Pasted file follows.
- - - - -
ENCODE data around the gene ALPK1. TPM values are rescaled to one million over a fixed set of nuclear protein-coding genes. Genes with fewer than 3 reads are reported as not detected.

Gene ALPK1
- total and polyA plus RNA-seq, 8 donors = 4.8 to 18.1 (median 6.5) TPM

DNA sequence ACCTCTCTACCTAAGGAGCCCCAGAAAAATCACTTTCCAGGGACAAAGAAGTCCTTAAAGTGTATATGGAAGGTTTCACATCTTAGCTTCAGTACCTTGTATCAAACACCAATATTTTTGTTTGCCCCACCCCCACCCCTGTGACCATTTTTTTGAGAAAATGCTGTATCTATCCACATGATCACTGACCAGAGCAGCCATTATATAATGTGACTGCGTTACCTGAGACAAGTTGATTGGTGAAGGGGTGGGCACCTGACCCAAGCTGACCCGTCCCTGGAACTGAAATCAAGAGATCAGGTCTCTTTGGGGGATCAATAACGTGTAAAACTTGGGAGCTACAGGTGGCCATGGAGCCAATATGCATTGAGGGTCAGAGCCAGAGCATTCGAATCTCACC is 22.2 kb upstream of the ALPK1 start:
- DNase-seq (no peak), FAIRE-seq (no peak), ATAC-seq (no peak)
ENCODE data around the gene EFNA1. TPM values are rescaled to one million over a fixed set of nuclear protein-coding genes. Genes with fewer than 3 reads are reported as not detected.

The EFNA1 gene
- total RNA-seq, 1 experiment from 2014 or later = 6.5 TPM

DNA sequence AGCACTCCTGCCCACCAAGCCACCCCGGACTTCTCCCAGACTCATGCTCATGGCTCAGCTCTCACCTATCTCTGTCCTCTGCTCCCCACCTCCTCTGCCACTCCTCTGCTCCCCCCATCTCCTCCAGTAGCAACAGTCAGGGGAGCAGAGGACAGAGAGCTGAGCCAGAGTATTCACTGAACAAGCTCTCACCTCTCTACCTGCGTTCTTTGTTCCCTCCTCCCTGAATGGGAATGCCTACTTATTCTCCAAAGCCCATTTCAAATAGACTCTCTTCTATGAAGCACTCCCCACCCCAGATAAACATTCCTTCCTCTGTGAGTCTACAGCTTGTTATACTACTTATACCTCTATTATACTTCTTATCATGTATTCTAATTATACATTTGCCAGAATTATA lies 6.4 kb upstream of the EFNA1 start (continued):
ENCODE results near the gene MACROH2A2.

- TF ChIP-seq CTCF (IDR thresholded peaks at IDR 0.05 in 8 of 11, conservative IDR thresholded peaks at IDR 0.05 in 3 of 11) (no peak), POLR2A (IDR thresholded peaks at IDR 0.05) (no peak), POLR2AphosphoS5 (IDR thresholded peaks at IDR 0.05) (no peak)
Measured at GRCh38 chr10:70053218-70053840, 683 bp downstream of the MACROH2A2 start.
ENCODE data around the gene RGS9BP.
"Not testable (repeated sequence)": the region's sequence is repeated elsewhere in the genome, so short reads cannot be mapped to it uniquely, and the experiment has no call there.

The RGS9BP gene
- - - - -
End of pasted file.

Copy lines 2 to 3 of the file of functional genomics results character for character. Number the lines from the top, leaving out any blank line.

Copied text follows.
Gene ALPK1
- total and polyA plus RNA-seq, 8 donors = 4.8 to 18.1 (median 6.5) TPM